How to Improve 6-OHDA Lesioning Accuracy for Male & Female Animals

Histological Verification

  • Plan for histological verification to confirm the accuracy of the lesion site.
  • Determine appropriate time points for sacrifice based on the expected progression of the lesion and the study objectives.

Immunohistochemistry or Staining

  • Employ immunohistochemical techniques or specific stains (e.g., Nissl staining) to visualize dopaminergic neurons.
  • Select markers like tyrosine hydroxylase (TH) to identify dopaminergic cells.

Microscopic Examination

  • Examine the tissue sections under a microscope to assess the presence, density, and morphology of dopaminergic neurons in the target area.
  • Compare lesioned and non-lesioned hemispheres for differences.

Quantitative Analysis

  • Conduct quantitative analyses, such as cell counting or image analysis, to determine the extent of dopaminergic cell loss in the lesioned hemisphere.
  • Use appropriate statistical methods to assess significance.

Comparison with Stereotaxic Coordinates

  • Compare the observed lesion site with the original stereotaxic coordinates used during the injection procedure.
  • Confirm that the lesion is consistent with the intended target region.

Photographic Documentation

  • Capture high-quality images of histological sections for documentation and reference.
  • Include images of both lesioned and non-lesioned hemispheres for comparison.

Documentation and Reporting

  • Document the histological findings, including any variations or unexpected observations.
  • Clearly report the confirmation results in research publications or reports.

By implementing these steps, researchers at AniLocus robustly confirm the accuracy of the lesion site, ensuring the reliability and validity of our experimental model for Parkinson’s disease. We provide histological verification for critical insights into the effectiveness of the lesion induction to support the interpretation of study outcomes.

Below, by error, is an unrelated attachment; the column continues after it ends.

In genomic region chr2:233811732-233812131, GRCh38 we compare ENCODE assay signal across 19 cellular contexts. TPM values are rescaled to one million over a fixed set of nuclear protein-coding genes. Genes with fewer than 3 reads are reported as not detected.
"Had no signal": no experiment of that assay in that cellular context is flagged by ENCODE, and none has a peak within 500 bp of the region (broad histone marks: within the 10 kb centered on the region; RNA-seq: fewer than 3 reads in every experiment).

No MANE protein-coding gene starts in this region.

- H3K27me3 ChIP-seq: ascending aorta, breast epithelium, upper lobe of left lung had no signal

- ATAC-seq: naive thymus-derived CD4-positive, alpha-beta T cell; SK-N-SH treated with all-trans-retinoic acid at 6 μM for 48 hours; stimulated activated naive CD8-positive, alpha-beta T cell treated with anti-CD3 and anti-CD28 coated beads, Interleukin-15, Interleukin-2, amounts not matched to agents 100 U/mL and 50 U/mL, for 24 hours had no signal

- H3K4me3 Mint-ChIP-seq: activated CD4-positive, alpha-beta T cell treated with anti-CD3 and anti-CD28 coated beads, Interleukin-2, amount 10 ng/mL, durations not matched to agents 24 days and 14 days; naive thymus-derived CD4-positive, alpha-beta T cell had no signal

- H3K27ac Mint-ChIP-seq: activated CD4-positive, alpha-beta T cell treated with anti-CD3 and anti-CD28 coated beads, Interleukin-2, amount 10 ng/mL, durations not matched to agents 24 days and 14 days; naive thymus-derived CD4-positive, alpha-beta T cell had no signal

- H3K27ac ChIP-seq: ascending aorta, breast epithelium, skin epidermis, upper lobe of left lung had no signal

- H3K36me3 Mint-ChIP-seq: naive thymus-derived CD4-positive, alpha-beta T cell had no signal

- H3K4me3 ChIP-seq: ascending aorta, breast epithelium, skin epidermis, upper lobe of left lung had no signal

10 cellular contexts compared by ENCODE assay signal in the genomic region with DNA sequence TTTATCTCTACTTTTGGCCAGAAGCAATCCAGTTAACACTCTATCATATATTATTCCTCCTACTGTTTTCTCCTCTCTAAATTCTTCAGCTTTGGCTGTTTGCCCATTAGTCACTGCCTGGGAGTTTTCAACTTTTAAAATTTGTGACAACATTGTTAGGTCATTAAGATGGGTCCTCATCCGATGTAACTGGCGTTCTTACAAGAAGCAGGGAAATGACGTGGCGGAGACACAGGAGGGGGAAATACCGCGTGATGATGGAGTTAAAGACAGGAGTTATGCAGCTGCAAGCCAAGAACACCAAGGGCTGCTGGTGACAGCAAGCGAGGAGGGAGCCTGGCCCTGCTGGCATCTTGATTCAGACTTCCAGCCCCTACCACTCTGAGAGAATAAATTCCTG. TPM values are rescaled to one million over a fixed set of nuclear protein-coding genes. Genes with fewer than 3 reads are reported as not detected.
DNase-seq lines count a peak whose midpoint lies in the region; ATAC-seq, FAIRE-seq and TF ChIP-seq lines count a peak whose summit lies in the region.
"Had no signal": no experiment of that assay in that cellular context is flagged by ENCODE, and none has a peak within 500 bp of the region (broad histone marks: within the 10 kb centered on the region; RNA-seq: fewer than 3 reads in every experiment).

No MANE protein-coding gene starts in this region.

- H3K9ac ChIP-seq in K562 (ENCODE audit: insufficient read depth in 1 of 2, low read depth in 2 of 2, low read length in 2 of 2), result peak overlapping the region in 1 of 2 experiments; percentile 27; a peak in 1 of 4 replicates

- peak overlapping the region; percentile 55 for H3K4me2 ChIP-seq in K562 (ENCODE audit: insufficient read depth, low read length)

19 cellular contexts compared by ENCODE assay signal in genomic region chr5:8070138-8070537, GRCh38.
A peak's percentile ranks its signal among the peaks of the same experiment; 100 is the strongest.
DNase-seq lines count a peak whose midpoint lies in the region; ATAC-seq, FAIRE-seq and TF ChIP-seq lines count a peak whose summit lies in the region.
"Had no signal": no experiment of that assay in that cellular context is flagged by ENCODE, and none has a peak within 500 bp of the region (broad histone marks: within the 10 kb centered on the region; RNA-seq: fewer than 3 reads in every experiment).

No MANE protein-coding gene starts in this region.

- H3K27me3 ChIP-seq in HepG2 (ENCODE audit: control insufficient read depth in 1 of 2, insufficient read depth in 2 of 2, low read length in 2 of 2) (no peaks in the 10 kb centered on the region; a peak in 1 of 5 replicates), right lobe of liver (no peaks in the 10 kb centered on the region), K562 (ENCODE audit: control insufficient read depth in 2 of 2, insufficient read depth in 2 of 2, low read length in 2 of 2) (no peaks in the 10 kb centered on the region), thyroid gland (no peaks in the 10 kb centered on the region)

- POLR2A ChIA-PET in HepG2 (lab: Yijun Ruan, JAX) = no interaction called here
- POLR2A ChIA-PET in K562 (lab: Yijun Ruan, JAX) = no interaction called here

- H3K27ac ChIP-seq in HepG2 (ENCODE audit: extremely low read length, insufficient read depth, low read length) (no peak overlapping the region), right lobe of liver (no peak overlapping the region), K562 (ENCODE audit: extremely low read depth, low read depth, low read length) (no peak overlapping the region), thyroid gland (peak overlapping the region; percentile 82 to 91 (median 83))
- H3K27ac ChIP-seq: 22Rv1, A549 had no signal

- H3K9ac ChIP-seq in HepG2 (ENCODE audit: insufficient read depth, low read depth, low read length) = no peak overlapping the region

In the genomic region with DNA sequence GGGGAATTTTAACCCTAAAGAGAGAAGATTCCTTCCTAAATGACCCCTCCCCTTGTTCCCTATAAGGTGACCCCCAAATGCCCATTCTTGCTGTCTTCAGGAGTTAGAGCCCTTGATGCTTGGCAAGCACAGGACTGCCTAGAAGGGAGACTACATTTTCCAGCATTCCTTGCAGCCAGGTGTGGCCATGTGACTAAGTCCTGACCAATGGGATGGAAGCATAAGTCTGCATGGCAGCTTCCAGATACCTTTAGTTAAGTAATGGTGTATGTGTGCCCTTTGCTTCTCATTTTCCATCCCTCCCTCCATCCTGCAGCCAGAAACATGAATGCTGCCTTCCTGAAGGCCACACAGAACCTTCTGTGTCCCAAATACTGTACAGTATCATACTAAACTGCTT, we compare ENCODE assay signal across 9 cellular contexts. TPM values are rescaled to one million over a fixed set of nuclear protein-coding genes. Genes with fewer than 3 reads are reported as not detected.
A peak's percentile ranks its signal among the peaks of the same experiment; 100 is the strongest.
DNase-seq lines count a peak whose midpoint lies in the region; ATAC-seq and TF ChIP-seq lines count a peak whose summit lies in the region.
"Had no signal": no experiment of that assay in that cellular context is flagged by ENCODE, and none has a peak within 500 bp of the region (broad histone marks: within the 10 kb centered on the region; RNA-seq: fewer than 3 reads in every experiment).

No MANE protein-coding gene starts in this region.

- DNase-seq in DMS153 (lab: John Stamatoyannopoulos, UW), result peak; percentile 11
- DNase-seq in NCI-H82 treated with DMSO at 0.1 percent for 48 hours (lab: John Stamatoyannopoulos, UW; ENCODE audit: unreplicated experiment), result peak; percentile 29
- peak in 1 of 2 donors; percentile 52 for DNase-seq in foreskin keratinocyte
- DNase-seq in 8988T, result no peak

References

  1. Yoon, H. H., Kim, Y. H., Shin, E. S., & Jeon, S. R. (2014). A rat model of striatonigral degeneration generated by simultaneous injection of 6-hydroxydopamine into the medial forebrain bundle and quinolinic acid into the striatum. Journal of Korean medical science, 29(11), 1555–1561. https://doi.org/10.3346/jkms.2014.29.11.1555.
  2. Shin, E. S., Hwang, O., Hwang, Y. S., Suh, J. K., Chun, Y. I., & Jeon, S. R. (2014). Enhanced efficacy of human brain-derived neural stem cells by transplantation of cell aggregates in a rat model of Parkinson’s disease. Journal of Korean Neurosurgical Society, 56(5), 383–389. https://doi.org/10.3340/jkns.2014.56.5.383.
  3. Azzouz, M., Martin-Rendon, E., Barber, R. D., Mitrophanous, K. A., Carter, E. E., Rohll, J. B., Kingsman, S. M., Kingsman, A. J., & Mazarakis, N. D. (2002). Multicistronic lentiviral vector-mediated striatal gene transfer of aromatic L-amino acid decarboxylase, tyrosine hydroxylase, and GTP cyclohydrolase I induces sustained transgene expression, dopamine production, and functional improvement in a rat model of Parkinson’s disease. The Journal of neuroscience : the official journal of the Society for Neuroscience, 22(23), 10302–10312. https://doi.org/10.1523/JNEUROSCI.22-23-10302.2002.
  4. Lee, E. J., Yoon, H. H., Park, E. S., Min, J., & Jeon, S. R. (2018). A Novel Animal Model of Parkinson’s Disease Using Optogenetics: Representation of Various Disease Stages by Modulating the Illumination Parameter. Stereotactic and functional neurosurgery, 96(1), 22–32. https://doi.org/10.1159/000486644.

Dr. Shermel Sherman is an academic entrepreneur, neuroscientist, and the founder of AniLocus Inc. Established in June 2021 and incorporated in California and Maryland, AniLocus provides comprehensive research tools for the development of neurotherapeutics.